My Smoky Mountains Memories
In 1976, my mom, dad, grandmother and myself packed into a 1965 Ford Fairlane. I had no idea where or why we were going. We ended up in a place called Pigeon Forge, Tennessee. A small strip of pottery shops, breakfast dives and cheap motels, we were on what I learned was called a vacation. We rode around and looked at scenery, looking for bears and deer, everywhere I turned I saw a creek that seemed to be wherever I was. We ventured into a town called Gatlinburg, I don't remember much about it except all you did was walk and go into ( or want to go into ) a lot of cool shops.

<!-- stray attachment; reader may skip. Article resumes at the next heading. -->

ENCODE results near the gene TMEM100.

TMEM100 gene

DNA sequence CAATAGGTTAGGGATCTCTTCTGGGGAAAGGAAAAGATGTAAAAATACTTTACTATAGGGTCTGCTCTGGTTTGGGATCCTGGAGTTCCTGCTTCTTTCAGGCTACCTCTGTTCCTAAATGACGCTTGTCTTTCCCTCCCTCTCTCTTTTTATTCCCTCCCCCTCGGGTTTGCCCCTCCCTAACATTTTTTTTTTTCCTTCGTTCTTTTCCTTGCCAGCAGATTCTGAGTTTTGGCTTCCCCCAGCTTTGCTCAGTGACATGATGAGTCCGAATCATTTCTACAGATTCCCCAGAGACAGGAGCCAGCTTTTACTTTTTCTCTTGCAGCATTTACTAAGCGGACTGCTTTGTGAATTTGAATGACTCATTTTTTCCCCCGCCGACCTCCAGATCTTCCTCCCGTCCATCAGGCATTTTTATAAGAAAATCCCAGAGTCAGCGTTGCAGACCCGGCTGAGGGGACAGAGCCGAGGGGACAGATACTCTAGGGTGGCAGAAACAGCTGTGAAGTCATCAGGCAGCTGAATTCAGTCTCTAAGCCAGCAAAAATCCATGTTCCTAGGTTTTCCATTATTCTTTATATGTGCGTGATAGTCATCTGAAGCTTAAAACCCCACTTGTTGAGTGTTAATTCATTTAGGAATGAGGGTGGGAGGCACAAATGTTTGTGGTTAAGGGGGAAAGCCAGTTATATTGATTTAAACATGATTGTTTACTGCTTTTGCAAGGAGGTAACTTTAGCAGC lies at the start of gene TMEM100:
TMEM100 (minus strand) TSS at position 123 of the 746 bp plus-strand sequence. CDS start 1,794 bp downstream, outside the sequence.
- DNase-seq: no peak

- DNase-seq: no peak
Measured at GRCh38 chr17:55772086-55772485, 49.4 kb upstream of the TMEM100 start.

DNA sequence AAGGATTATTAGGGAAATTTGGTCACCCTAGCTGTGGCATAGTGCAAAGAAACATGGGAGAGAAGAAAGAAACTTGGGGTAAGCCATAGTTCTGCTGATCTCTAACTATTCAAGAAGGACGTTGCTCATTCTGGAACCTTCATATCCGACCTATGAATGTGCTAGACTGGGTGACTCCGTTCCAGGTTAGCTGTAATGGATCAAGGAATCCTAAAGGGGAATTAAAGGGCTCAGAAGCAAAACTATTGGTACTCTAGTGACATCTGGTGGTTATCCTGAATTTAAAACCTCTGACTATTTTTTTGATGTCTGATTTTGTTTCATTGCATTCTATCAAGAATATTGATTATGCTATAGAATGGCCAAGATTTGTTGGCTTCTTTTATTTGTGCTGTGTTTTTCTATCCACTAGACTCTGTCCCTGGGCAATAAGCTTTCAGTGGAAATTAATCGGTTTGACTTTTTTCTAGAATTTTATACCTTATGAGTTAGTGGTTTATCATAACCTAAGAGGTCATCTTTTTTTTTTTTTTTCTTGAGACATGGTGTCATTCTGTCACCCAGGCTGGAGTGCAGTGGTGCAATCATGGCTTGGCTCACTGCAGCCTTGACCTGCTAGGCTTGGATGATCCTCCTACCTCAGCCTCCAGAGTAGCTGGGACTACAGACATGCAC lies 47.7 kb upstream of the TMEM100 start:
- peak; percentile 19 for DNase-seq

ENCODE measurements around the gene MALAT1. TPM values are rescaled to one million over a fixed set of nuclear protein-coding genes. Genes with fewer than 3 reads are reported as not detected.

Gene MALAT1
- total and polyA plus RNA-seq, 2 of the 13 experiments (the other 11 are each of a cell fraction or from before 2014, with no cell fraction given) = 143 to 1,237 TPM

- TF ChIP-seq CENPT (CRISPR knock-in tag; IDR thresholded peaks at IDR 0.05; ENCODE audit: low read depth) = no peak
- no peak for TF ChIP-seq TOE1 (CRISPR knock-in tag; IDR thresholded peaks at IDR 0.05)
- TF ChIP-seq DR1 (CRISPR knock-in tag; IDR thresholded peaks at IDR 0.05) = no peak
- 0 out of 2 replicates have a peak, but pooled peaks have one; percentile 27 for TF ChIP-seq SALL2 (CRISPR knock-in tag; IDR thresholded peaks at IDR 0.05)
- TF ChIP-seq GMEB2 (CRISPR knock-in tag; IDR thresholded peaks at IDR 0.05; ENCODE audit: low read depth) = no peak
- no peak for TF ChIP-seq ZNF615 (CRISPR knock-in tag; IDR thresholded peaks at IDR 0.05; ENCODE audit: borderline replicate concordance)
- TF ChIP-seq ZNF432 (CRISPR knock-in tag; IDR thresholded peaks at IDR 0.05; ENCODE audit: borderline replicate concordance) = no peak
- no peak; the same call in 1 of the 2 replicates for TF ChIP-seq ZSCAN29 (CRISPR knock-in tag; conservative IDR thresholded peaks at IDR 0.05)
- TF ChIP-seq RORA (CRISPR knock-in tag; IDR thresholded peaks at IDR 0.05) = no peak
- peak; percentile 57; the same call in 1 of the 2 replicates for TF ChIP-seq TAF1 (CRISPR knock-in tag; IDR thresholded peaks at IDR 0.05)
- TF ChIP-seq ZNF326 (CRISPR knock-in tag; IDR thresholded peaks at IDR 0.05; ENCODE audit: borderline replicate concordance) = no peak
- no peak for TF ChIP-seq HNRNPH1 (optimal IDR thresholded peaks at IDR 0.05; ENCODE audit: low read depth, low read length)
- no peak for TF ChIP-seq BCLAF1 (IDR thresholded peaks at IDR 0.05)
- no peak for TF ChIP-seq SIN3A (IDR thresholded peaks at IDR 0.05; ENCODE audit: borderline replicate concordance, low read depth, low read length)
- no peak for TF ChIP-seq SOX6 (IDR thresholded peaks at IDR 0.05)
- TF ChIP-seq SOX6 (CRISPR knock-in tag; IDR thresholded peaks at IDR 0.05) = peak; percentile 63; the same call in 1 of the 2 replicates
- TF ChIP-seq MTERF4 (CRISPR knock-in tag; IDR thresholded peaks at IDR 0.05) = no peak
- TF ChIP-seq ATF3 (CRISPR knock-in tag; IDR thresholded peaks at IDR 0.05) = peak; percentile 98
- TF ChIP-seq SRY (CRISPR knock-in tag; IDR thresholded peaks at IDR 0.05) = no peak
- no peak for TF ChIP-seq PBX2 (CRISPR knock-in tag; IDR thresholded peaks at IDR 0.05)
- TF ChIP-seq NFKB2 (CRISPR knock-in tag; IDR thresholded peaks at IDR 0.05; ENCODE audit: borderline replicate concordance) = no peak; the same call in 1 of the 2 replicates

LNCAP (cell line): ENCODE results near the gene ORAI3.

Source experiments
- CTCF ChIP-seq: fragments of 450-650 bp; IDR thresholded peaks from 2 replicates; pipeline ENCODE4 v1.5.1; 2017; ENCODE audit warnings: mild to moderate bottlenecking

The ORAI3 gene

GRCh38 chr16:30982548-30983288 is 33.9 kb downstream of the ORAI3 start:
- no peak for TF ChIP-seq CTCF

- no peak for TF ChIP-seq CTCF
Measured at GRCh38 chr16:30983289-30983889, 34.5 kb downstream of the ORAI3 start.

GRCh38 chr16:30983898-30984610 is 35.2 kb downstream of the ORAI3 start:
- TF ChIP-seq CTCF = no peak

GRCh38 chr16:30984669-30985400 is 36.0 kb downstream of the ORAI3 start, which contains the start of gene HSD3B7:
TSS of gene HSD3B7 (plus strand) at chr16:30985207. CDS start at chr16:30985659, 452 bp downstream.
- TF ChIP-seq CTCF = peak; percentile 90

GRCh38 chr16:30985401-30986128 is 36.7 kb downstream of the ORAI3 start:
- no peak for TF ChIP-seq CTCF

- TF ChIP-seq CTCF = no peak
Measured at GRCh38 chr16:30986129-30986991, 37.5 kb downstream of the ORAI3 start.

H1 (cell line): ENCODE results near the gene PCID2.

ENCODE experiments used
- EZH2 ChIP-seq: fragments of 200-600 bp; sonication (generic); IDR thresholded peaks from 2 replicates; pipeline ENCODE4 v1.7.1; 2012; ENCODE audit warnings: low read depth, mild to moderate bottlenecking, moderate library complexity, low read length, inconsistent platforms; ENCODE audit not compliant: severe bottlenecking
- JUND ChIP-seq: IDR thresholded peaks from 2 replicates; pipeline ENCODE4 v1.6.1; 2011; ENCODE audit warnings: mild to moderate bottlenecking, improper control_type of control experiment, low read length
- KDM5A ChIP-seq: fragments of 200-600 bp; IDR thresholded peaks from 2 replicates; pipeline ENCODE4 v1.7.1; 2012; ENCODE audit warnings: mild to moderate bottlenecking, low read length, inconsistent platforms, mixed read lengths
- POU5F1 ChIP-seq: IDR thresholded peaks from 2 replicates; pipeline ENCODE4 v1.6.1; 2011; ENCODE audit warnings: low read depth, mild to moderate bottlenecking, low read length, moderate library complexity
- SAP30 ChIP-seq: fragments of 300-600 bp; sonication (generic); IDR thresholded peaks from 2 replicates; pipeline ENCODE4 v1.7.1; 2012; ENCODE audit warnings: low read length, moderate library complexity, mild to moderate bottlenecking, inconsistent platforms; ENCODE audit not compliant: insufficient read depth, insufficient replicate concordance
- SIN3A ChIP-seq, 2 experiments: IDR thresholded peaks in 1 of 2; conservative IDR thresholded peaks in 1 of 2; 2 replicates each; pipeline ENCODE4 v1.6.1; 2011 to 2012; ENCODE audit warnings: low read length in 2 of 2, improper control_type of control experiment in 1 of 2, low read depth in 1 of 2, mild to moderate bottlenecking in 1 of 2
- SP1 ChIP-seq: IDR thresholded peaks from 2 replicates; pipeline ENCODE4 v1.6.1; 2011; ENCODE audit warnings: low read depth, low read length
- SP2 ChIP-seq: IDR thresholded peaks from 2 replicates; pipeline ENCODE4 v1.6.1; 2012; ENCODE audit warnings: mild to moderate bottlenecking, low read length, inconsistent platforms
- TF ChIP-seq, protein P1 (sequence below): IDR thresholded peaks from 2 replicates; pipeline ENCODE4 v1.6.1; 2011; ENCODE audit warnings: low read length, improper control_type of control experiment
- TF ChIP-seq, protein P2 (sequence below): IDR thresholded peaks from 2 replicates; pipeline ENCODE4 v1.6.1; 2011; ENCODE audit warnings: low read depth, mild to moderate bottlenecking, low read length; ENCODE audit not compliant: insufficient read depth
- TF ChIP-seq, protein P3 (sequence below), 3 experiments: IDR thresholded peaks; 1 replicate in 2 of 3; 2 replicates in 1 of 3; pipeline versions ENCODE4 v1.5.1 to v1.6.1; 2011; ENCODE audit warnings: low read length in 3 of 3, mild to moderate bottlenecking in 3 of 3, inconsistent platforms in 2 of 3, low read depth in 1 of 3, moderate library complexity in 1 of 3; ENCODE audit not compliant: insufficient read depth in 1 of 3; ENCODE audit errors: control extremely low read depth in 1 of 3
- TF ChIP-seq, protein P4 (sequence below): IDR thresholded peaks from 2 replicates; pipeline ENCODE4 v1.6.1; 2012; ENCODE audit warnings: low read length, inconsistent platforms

Thinking back, I can't remember if my grandfather came along on this first trip or not, but somewhere in the first few years he joined us as well. I remember all I wanted was to go to this wax museum that was located where Cooter's Place is now. Mom and Dad took me and the first wax figure I saw, I wanted to get out of there. I wanted out so bad, I cried. Those wax figures scared me. I remember we would take both sets of grandparents, with each alternating a year. There's the memory of my Nanny Muir standing in front of a stuffed bear smiling for the camera in Cherokee, NC. Maw Maw Gann hiking to Clingman's Dome and Laurel Falls, there were the trips where Mom's cousins would all go together and camp, we'd be in a hotel, but we all made it together to Silver Dollar City and its indoor roller coaster I loved to ride. The year my friend Robby Hawkins went with us and we camped where Ripley's Golf is at the entrance of Gatlinburg, Maw Maw was with us that year. Marv driving, mom in the passenger seat, Maw Maw and my sister Amanda in the back seat and me and Robby in those fold down seats in the back of a Ford panel station wagon. Robby and I would walk to Gatlinburg every night rapping the entire RUN DMC "Raisin' Hell" Album. Man what a walk, but we were a lot younger then. We took Dad's sister Cindy, my uncle Ronny and my cousins Stacey and Wesley one year. Almost got ate by a bear and we almost put Wes out of the truck to become some kind of wilderness child. Later that year we camped with about 30 other family members in Cherokee, all of mom's cousins and more were there. We awoke one morning, went over the mountain to Gatlinburg with it about 65 degrees, we started back and it was snowing like mad. We got to the campground and rounded up the others and went back to Newfound Gap for a huge snowball fight. That was one of the best trips I can remember. The next year I made my first trip without my parents, calling hotels on the phone and asking for prices ( man how times have changed) spent $19.99 a night. In 1993 I sat at a red light in Cherokee while it changed three time because it was the only place I could pick up the ending of the Alabama vs Tennessee game. From 1994 to 2000 I made several trips a year there, include one of the prettiest times I've been, there was a huge snowfall and we seemed to have the whole area of Cades Cove to ourselves. We explored every cabin and pull off in the cove. In 2003 I took my now wife for the first time, a spring trip that included her mother. Since that time, we've probably been 20 more times, each one an adventure all its own. From a winter trip with Mom and Dad and Amanda with Marv eating the biggest ice cream cone imaginable in 20 degree weather to an October trip with Julie's mom, that almost put me in the Tennessee Department of Corrections system. From a tornado that ripped through the cove, to an October 2009 wedding. I have stayed in hotels, cabins, campers and tents ( in the winter at 9 degrees) and have visited just about every attraction in the Gatlinburg and Pigeon Forge area. I've seen bears, skunks, deer, elk, snakes, coyotes and any other kind of animal that might roam those woods. There are so many more memories that I know I could write, but I'd need a publisher. I have so many stories to tell and just as many lost to age and time. The Smokies aren't just a vacation retreat, they are like home. Here's hoping for 40 more years of memories.